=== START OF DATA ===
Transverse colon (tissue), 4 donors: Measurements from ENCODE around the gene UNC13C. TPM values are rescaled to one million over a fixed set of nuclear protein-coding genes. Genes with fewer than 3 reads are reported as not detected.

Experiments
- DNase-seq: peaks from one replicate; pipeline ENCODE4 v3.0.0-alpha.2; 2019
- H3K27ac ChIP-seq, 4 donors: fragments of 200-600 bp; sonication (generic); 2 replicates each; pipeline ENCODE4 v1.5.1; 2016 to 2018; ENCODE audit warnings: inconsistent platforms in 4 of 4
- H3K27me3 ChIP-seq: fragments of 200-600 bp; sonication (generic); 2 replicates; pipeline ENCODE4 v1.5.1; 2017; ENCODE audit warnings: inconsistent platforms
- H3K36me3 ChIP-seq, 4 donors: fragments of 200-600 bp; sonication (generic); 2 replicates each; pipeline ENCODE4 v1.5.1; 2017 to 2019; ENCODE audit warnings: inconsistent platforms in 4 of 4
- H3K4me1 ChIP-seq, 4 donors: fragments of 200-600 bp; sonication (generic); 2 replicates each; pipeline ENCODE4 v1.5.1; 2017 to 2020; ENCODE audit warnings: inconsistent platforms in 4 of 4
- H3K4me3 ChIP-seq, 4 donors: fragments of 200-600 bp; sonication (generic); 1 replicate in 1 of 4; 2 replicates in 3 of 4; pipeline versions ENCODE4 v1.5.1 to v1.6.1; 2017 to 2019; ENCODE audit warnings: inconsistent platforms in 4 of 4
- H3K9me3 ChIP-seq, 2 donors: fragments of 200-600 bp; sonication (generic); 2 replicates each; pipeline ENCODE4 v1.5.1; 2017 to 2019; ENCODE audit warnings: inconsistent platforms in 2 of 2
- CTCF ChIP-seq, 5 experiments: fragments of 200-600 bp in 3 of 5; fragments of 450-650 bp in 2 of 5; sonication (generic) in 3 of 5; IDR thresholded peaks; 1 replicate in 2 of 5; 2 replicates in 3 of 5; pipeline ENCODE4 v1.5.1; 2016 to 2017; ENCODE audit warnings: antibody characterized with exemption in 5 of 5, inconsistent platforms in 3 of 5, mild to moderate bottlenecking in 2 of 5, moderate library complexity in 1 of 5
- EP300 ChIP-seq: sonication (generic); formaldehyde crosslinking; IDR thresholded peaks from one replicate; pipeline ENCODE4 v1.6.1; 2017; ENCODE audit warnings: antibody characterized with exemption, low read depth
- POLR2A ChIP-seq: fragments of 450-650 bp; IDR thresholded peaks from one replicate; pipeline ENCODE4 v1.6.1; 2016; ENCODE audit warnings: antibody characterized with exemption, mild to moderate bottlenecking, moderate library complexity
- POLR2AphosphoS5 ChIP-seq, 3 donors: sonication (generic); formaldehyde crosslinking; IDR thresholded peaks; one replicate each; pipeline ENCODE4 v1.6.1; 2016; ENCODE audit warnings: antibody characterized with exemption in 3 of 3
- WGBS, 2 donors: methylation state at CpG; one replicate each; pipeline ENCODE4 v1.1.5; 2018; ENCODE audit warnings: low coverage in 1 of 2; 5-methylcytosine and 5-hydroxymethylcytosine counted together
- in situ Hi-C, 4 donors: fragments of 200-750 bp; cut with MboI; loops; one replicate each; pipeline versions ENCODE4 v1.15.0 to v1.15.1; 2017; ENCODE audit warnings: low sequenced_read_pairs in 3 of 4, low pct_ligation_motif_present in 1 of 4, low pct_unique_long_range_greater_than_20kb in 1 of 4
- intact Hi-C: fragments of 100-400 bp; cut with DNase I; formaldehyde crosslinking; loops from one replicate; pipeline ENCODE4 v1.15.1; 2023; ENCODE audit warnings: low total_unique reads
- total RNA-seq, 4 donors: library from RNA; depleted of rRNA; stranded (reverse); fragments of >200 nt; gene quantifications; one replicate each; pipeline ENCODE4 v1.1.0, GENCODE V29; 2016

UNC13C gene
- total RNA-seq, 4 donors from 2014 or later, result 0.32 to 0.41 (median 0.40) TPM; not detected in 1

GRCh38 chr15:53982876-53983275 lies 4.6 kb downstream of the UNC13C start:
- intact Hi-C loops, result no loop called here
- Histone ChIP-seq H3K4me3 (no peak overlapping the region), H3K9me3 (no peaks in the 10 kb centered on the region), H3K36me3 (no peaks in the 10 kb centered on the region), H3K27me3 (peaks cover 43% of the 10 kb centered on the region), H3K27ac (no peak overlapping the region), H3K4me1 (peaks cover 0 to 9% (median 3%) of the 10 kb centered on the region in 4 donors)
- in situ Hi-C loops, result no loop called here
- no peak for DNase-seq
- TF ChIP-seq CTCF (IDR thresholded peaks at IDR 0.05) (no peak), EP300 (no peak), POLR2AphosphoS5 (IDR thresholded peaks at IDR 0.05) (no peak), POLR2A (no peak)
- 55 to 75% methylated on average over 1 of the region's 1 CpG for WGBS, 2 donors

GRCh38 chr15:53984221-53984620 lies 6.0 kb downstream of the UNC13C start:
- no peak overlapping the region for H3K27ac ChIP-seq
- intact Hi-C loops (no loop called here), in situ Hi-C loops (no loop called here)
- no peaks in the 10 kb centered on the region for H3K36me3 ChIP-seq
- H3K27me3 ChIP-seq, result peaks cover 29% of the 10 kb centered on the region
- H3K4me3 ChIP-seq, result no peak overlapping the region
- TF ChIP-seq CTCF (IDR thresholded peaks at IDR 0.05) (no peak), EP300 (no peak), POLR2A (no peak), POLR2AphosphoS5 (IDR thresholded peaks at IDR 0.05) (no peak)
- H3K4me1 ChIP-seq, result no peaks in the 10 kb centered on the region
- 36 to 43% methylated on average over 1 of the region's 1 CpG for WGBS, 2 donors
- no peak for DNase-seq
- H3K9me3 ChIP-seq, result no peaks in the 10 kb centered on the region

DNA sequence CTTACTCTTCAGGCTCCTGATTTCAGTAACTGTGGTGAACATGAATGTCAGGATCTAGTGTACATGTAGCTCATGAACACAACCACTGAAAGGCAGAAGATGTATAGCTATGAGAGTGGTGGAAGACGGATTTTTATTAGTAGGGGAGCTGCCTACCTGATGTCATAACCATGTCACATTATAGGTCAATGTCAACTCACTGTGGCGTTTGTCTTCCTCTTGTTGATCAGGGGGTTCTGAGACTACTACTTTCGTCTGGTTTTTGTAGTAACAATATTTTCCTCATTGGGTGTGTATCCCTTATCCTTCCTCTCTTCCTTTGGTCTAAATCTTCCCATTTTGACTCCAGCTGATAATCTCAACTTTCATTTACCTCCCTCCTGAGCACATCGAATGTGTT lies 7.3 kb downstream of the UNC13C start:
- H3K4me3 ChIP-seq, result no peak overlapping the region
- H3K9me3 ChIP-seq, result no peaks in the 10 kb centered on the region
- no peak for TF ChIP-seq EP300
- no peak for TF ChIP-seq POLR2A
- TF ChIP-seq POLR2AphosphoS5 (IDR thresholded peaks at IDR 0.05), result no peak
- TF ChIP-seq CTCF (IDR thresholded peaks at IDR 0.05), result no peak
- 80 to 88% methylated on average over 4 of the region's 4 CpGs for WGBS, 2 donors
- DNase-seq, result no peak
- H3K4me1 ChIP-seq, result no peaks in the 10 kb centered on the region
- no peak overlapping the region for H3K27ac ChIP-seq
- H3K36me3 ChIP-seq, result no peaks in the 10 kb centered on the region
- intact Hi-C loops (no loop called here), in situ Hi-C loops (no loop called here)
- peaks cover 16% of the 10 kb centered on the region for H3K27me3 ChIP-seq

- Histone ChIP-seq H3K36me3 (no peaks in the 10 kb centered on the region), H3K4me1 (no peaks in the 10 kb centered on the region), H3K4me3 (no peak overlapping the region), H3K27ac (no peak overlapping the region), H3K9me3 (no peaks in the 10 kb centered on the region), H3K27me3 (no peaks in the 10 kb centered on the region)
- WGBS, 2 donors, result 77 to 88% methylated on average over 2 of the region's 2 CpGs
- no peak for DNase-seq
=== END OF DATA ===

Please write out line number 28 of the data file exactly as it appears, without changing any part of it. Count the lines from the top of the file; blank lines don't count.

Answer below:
- no peak overlapping the region for H3K27ac ChIP-seq